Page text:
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Ask the Chemist Vol. 2 - Dry Weight vs. Wet Weight Results


The report I received from one laboratory for my soil analysis cites the units µg/kg "wet." A report from a different laboratory stated "all results reported on an as-is basis unless otherwise noted." Yet a third laboratory reported the results as being "dry." Help!?

The answer to this question leads to many others, so we will address this in three parts:

  1. What is a "dry" versus "as-is" or "wet" value?
  2. How does the type of value used to report the concentration of the contaminant affect how I use the data?
  3. What are regulatory limits based on?
First the theory. What does it mean to have a contaminant concentration value that is "dry" versus "as-is" or "wet."

The initial contaminant concentration measured by the laboratory is considered an "as-is" or "wet" basis result, because no calculations have been made to compensate for the moisture content of the soil sample. When a "dry" value is reported, the laboratory has measured the moisture content of the sample, and calculated the concentration based on the percent solids present in the sample.

Example: The benzene concentration measured by the laboratory is 2.0 µg/kg (as-is value). After measuring the moisture content of the soil, it is determined that the percent solids is 80%. To calculate the concentration on a dry basis, the laboratory uses the following formula.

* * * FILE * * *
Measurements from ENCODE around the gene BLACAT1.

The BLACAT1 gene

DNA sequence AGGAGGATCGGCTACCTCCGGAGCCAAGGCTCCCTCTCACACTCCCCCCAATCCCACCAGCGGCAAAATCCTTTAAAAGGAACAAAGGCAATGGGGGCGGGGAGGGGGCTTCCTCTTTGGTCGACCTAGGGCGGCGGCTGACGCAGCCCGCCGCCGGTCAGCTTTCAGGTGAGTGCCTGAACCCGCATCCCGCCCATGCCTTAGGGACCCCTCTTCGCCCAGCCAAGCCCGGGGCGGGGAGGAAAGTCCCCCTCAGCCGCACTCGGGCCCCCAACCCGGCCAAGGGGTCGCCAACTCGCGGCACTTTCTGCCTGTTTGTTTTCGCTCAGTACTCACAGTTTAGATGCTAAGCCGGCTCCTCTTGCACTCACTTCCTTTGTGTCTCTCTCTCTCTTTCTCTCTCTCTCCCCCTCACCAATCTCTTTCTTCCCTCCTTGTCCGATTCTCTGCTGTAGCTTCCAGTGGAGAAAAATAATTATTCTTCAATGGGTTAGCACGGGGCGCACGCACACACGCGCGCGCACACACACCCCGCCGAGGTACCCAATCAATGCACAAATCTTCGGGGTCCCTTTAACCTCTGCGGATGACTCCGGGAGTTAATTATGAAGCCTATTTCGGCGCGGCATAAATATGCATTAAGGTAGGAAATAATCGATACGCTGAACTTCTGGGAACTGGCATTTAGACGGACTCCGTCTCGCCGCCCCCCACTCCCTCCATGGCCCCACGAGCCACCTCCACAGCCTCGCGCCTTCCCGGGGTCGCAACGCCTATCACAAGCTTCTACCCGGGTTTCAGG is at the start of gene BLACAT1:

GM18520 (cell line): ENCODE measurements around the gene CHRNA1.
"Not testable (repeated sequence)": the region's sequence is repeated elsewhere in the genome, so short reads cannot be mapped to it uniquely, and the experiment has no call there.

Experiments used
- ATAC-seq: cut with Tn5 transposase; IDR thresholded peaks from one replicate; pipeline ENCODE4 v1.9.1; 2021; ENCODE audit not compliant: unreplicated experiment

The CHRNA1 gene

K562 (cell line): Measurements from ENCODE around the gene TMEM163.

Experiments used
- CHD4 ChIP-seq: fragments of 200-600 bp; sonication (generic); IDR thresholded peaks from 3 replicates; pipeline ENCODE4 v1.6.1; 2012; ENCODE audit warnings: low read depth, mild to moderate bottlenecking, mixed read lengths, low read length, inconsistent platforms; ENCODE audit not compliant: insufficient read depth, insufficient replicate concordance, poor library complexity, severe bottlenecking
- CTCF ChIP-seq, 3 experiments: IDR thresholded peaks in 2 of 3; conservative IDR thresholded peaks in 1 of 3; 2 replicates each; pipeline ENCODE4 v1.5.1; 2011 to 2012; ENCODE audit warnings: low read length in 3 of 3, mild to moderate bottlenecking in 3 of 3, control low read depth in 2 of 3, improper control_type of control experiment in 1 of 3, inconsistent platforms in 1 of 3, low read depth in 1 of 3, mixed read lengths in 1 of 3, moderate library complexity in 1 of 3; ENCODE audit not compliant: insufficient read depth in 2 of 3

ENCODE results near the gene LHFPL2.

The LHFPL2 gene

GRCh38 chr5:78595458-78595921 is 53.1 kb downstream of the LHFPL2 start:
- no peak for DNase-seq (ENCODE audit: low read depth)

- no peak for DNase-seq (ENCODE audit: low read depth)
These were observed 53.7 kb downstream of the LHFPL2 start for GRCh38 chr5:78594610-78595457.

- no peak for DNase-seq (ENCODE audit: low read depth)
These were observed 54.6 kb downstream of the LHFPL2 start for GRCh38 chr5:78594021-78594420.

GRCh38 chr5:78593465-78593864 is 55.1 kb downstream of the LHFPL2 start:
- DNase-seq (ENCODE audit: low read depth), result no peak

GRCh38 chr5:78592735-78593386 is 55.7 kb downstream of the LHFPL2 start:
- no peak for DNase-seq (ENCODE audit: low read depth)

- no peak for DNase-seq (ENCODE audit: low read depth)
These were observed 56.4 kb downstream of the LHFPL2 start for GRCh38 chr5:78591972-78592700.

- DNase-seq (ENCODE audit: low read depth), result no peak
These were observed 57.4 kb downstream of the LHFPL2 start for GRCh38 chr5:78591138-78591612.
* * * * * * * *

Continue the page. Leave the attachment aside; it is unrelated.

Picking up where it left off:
CD - concentration corrected for dry weight
CW - wet weight concentration

Using our example, the calculated concentration on a dry basis is 2.5 µg/kg.

How does the type of value used to report the concentration of the contaminant affect how I use the data?

As demonstrated in the example above, contaminant concentrations reported on a dry weight basis are higher than the same result on an as-is basis.

The uncorrected contaminant concentration is arguably biased low. Arguably, because the result may also include contamination that was present in the moisture or other liquid phase of the sample, and not just the solids portion.

The degree of "bias" is affected by the moisture content of teh sample. If your samples are relatively dry, you may not see a significantly higher result when reported as a dry weight basis. 

Working in sediments, however, can mean a significantly higher dry weight value than as-is value. Taking our example above and applying a percent solids value of 35%, the final dry weight concentration will be 5.7 µg/kg, more than twice the value of the as-is concentration, and, if your site is in Wisconsin, now over the Residual Contaminant Level of 5.5 µg/kg.


In practice, what is the implication to your project? Do you need wet weight (aka as-is basis) or dry weight corrected values? What are regulatory limits based on? Below, two state agencies answer this question.

Indiana Department of Environmental Management (IDEM)
Excerpt from Frequently Asked Questions


Q: "Should soil analytical results be reported on a dry or wet weight basis?"